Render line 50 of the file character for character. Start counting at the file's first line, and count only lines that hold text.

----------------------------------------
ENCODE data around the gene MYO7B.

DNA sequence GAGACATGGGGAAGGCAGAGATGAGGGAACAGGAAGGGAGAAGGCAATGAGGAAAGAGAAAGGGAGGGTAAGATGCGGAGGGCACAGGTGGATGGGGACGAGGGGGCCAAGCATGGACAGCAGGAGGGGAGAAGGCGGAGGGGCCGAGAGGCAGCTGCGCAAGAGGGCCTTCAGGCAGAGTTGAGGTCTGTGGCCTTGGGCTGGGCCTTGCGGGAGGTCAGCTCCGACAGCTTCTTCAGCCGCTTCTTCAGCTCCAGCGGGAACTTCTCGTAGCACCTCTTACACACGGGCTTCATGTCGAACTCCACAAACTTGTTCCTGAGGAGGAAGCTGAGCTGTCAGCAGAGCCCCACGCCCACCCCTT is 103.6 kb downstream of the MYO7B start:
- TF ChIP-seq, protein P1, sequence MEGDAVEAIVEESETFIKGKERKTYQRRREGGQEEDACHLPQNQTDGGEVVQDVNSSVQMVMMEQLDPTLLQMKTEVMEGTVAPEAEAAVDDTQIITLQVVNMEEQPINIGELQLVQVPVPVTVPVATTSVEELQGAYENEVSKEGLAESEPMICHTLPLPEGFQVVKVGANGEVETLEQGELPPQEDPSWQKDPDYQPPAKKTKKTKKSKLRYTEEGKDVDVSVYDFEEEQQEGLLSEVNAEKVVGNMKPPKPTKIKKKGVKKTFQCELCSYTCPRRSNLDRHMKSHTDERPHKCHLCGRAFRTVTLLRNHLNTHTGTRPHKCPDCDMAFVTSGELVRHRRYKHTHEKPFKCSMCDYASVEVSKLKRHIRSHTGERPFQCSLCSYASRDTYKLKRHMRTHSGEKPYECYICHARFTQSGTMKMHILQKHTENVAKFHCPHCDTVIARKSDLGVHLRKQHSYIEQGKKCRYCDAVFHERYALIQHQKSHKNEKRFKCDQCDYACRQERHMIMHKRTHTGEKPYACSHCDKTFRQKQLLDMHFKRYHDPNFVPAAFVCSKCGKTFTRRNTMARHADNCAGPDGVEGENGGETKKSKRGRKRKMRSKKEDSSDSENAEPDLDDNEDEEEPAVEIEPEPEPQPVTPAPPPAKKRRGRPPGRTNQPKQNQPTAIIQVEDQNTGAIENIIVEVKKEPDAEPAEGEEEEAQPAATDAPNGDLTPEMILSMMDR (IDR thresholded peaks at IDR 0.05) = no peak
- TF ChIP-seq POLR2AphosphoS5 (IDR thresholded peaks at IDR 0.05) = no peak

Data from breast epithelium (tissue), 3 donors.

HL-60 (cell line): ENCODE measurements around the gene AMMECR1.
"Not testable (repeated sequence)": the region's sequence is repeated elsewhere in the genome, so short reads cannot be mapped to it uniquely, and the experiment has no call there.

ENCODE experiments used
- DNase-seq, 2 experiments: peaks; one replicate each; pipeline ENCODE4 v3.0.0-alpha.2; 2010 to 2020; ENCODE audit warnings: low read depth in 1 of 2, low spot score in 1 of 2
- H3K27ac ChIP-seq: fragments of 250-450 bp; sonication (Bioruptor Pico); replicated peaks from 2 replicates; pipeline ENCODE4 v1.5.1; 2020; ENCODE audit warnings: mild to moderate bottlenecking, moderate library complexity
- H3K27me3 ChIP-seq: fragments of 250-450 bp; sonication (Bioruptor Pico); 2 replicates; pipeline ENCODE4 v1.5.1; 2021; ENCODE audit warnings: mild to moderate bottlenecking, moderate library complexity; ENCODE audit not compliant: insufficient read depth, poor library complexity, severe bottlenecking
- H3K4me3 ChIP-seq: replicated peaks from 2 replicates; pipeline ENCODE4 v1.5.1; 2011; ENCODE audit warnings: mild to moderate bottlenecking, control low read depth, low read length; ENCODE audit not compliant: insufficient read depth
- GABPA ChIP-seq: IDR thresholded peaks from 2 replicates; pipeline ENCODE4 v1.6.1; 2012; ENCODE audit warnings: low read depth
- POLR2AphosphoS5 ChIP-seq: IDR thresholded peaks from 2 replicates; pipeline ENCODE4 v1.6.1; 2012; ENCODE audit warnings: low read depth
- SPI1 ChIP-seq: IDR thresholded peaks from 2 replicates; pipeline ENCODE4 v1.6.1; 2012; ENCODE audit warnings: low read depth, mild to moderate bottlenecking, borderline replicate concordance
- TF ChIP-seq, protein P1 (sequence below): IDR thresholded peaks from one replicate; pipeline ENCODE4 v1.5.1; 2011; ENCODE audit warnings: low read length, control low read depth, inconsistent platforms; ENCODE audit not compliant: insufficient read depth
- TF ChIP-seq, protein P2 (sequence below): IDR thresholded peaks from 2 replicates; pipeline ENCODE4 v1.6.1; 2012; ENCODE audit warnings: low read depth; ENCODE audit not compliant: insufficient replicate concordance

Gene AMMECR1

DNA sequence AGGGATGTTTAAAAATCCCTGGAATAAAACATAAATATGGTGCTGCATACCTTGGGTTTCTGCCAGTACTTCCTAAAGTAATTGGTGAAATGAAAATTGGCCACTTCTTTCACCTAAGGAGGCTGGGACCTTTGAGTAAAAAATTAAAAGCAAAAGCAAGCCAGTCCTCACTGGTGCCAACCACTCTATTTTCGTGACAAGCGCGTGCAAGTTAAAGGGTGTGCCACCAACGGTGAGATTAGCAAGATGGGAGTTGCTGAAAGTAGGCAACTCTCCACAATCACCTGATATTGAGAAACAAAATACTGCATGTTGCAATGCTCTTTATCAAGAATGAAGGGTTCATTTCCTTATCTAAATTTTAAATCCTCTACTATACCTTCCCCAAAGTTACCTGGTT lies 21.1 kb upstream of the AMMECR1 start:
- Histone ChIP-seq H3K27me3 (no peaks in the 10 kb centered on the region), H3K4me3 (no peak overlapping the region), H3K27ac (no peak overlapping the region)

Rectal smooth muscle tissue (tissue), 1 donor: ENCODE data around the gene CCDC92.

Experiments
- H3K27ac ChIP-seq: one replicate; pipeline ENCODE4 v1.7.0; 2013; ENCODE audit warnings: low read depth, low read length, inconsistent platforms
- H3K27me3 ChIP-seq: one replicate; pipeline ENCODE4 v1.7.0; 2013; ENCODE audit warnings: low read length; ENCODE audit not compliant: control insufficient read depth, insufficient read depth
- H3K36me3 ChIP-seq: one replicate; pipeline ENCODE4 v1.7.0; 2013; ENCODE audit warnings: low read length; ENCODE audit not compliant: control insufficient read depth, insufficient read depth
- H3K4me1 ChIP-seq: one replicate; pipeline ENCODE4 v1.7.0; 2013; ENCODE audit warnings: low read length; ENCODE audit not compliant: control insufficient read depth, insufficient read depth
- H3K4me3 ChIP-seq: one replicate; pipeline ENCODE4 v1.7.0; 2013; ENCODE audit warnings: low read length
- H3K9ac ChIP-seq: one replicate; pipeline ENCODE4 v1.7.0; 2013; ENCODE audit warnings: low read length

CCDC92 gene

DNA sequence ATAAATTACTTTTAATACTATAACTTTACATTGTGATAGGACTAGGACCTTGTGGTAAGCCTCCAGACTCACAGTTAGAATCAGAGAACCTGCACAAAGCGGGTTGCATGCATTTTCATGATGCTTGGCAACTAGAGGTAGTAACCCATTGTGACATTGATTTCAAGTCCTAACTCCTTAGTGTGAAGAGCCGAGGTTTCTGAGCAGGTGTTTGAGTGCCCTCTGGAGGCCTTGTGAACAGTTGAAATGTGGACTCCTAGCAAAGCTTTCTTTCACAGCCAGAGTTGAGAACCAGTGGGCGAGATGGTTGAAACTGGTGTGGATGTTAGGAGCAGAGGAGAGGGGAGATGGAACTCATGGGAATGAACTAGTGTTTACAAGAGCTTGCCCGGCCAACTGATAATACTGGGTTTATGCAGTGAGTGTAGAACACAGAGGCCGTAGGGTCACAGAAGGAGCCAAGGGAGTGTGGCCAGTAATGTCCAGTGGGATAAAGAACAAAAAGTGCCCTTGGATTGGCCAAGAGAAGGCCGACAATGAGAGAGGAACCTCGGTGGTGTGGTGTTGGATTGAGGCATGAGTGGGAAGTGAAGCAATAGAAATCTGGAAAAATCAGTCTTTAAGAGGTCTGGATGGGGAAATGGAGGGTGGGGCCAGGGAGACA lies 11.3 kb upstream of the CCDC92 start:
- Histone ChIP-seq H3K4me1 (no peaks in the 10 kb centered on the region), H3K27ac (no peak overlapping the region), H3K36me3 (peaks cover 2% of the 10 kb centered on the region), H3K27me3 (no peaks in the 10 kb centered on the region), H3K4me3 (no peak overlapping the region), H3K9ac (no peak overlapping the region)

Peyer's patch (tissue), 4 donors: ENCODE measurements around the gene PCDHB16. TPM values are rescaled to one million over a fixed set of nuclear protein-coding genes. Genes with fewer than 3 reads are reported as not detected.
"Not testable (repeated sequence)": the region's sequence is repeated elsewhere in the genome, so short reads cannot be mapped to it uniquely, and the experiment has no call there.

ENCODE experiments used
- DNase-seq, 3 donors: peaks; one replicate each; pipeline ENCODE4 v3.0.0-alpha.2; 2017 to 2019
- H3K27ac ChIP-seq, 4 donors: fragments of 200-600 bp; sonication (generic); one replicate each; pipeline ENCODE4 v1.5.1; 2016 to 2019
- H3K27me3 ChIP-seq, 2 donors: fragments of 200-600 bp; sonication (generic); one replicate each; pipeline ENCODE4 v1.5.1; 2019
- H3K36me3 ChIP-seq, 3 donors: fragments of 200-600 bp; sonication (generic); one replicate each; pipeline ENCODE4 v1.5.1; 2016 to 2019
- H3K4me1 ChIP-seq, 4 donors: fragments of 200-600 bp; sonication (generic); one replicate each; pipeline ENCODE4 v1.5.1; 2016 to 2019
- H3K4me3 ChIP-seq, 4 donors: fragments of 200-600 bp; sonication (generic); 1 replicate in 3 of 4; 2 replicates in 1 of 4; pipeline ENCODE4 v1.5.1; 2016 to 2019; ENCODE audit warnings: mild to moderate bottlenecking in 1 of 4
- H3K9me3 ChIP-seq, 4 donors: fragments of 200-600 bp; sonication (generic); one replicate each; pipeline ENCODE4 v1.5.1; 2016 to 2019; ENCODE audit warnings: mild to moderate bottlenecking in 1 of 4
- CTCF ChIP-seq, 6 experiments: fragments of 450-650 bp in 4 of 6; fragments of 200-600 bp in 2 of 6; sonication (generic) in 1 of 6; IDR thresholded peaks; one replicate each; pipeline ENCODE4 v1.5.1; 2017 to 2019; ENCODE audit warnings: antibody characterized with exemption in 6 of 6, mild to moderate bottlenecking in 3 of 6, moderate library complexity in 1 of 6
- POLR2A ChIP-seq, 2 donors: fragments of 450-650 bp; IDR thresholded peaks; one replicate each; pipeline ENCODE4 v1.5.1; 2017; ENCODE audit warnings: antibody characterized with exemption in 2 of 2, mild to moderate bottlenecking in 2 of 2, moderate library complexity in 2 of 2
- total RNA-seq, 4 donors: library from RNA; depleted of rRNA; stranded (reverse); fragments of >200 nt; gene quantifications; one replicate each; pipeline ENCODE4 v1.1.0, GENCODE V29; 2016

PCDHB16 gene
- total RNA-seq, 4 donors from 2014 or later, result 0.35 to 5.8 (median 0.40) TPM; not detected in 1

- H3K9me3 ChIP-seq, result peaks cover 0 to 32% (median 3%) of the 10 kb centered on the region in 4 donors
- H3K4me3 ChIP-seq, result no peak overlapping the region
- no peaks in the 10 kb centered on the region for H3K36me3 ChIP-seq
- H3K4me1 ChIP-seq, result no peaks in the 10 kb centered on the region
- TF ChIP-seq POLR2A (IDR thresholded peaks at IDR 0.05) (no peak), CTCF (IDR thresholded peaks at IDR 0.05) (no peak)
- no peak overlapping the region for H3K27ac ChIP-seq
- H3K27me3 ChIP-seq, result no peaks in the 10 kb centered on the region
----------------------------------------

- H3K4me1 ChIP-seq, result no peaks in the 10 kb centered on the region